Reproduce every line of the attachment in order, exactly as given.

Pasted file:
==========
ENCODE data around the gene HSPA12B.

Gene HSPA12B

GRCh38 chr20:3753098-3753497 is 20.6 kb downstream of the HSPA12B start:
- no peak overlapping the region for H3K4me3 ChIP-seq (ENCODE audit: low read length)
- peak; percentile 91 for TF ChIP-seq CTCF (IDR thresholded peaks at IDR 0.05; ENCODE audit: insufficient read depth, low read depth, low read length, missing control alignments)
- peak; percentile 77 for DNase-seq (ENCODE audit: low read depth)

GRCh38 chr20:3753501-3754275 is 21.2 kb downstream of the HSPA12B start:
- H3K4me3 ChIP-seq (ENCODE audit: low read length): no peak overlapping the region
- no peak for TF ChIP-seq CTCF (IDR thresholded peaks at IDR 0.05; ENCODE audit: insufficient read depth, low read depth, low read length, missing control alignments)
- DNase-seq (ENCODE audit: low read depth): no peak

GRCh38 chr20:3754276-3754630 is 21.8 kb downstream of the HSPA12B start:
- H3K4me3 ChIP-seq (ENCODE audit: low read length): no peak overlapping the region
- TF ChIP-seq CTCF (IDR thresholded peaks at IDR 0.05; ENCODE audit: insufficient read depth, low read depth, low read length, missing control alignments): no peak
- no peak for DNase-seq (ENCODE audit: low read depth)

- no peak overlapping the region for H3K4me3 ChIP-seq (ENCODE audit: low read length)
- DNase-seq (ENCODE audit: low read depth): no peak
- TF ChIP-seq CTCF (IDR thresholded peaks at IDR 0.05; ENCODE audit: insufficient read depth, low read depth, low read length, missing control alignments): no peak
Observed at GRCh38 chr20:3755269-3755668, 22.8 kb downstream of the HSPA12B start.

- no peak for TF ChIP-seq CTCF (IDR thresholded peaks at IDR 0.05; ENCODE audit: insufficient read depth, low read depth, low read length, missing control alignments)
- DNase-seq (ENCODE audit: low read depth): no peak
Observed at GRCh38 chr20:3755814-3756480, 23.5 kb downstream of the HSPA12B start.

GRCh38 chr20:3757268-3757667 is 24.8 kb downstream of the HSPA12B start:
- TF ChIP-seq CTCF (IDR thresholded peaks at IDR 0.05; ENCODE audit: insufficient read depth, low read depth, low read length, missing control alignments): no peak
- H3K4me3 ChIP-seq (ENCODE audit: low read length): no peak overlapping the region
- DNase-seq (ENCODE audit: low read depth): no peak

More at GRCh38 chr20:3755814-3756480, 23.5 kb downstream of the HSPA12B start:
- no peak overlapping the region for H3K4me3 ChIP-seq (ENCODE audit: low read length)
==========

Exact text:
ENCODE data around the gene HSPA12B.

Gene HSPA12B

GRCh38 chr20:3753098-3753497 is 20.6 kb downstream of the HSPA12B start:
- no peak overlapping the region for H3K4me3 ChIP-seq (ENCODE audit: low read length)
- peak; percentile 91 for TF ChIP-seq CTCF (IDR thresholded peaks at IDR 0.05; ENCODE audit: insufficient read depth, low read depth, low read length, missing control alignments)
- peak; percentile 77 for DNase-seq (ENCODE audit: low read depth)

GRCh38 chr20:3753501-3754275 is 21.2 kb downstream of the HSPA12B start:
- H3K4me3 ChIP-seq (ENCODE audit: low read length): no peak overlapping the region
- no peak for TF ChIP-seq CTCF (IDR thresholded peaks at IDR 0.05; ENCODE audit: insufficient read depth, low read depth, low read length, missing control alignments)
- DNase-seq (ENCODE audit: low read depth): no peak

GRCh38 chr20:3754276-3754630 is 21.8 kb downstream of the HSPA12B start:
- H3K4me3 ChIP-seq (ENCODE audit: low read length): no peak overlapping the region
- TF ChIP-seq CTCF (IDR thresholded peaks at IDR 0.05; ENCODE audit: insufficient read depth, low read depth, low read length, missing control alignments): no peak
- no peak for DNase-seq (ENCODE audit: low read depth)

- no peak overlapping the region for H3K4me3 ChIP-seq (ENCODE audit: low read length)
- DNase-seq (ENCODE audit: low read depth): no peak
- TF ChIP-seq CTCF (IDR thresholded peaks at IDR 0.05; ENCODE audit: insufficient read depth, low read depth, low read length, missing control alignments): no peak
Observed at GRCh38 chr20:3755269-3755668, 22.8 kb downstream of the HSPA12B start.

- no peak for TF ChIP-seq CTCF (IDR thresholded peaks at IDR 0.05; ENCODE audit: insufficient read depth, low read depth, low read length, missing control alignments)
- DNase-seq (ENCODE audit: low read depth): no peak
Observed at GRCh38 chr20:3755814-3756480, 23.5 kb downstream of the HSPA12B start.

GRCh38 chr20:3757268-3757667 is 24.8 kb downstream of the HSPA12B start:
- TF ChIP-seq CTCF (IDR thresholded peaks at IDR 0.05; ENCODE audit: insufficient read depth, low read depth, low read length, missing control alignments): no peak
- H3K4me3 ChIP-seq (ENCODE audit: low read length): no peak overlapping the region
- DNase-seq (ENCODE audit: low read depth): no peak

More at GRCh38 chr20:3755814-3756480, 23.5 kb downstream of the HSPA12B start:
- no peak overlapping the region for H3K4me3 ChIP-seq (ENCODE audit: low read length)